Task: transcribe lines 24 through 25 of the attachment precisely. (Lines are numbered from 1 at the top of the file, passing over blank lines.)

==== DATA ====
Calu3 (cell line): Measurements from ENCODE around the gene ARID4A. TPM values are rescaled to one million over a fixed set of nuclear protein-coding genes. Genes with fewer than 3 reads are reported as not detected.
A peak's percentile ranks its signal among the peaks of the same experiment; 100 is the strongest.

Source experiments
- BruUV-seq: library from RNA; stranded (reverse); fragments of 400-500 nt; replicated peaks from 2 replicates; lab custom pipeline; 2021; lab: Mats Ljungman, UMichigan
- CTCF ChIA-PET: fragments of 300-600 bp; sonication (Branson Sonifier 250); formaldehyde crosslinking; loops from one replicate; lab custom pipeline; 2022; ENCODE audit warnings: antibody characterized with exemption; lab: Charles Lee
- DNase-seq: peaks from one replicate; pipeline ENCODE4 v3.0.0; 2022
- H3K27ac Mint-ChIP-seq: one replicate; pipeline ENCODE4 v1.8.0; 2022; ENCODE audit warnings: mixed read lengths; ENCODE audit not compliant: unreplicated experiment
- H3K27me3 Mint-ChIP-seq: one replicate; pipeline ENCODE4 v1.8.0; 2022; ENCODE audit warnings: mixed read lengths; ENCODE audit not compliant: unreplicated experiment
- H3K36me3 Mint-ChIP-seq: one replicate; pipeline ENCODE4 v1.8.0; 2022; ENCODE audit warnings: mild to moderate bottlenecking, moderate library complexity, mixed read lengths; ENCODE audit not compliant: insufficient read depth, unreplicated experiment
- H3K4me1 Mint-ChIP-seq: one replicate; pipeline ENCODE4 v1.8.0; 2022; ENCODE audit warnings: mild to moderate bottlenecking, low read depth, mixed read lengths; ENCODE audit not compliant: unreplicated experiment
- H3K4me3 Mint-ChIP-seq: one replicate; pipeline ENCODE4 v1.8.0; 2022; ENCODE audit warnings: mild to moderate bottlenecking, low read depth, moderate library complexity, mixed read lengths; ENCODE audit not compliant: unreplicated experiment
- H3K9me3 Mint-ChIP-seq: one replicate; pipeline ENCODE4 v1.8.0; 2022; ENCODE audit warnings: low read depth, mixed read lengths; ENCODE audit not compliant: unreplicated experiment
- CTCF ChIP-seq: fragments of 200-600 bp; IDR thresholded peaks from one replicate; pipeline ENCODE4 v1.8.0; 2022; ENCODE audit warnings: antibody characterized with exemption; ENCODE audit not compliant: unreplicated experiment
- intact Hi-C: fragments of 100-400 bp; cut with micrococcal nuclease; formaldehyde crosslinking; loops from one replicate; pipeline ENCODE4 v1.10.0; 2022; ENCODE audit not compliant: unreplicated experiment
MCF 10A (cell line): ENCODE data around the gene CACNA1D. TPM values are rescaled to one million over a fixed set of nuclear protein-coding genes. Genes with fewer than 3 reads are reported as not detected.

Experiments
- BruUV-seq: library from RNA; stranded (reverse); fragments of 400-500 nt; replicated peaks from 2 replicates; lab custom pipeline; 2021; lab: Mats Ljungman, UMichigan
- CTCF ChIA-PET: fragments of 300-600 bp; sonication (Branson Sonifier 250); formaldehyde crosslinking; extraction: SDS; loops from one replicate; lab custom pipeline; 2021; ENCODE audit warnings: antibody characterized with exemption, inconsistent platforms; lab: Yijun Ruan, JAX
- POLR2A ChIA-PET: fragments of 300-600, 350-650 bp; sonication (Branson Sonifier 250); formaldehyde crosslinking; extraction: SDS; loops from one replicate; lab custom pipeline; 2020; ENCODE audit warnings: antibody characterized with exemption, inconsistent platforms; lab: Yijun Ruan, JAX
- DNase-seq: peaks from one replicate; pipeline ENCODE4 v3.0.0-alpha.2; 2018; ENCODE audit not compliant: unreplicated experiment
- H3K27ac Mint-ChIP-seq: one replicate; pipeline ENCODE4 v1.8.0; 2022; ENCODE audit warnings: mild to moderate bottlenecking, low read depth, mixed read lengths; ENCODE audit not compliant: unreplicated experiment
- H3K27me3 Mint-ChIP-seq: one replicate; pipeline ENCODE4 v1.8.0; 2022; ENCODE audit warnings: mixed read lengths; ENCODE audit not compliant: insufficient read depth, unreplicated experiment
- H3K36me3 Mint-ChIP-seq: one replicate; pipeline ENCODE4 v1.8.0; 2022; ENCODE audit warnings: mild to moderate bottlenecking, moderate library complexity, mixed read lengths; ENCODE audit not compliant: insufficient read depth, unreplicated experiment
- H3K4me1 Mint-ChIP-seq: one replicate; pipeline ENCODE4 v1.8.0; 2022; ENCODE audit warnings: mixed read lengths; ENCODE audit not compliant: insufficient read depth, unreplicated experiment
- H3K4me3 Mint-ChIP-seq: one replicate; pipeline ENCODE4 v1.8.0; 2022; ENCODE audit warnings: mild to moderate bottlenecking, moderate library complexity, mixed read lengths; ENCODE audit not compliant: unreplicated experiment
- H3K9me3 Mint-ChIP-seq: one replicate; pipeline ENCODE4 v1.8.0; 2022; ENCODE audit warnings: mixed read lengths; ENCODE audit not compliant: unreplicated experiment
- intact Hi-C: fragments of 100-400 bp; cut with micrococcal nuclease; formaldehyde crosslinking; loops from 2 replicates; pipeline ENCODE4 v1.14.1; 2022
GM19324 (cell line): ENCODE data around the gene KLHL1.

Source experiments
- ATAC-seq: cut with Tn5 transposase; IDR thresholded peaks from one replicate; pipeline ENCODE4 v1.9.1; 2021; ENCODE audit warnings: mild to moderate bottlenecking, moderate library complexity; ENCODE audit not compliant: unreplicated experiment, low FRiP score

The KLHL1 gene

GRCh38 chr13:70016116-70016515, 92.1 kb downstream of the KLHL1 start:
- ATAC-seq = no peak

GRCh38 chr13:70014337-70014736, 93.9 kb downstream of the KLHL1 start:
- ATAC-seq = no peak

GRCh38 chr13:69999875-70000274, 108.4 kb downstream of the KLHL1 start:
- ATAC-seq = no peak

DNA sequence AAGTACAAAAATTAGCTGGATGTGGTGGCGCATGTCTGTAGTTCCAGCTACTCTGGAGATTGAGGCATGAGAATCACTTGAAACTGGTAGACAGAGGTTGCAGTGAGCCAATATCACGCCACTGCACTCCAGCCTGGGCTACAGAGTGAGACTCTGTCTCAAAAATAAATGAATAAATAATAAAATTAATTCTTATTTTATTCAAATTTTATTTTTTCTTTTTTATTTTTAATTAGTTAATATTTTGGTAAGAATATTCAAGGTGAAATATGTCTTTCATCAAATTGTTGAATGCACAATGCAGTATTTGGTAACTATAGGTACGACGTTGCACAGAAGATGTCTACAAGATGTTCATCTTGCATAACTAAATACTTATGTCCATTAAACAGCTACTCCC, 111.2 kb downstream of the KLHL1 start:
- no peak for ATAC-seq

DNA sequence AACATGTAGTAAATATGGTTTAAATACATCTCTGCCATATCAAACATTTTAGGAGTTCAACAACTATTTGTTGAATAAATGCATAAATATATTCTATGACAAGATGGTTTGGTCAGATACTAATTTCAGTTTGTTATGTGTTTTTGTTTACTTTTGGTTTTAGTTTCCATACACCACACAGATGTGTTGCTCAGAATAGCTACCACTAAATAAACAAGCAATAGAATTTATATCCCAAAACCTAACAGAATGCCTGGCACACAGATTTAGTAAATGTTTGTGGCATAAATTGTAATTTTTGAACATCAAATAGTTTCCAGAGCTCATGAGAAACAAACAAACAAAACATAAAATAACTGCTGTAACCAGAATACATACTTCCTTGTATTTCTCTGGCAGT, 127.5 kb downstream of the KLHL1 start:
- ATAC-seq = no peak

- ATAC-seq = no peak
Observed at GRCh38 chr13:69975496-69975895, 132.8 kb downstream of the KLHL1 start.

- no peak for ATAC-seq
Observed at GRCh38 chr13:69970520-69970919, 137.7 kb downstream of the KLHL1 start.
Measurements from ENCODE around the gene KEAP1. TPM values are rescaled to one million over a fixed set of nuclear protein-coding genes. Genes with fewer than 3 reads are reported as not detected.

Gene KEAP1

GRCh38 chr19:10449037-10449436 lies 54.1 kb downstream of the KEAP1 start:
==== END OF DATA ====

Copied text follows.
- H3K4me1 Mint-ChIP-seq: one replicate; pipeline ENCODE4 v1.8.0; 2022; ENCODE audit warnings: mixed read lengths; ENCODE audit not compliant: insufficient read depth, unreplicated experiment
- H3K4me3 Mint-ChIP-seq: one replicate; pipeline ENCODE4 v1.8.0; 2022; ENCODE audit warnings: mild to moderate bottlenecking, moderate library complexity, mixed read lengths; ENCODE audit not compliant: unreplicated experiment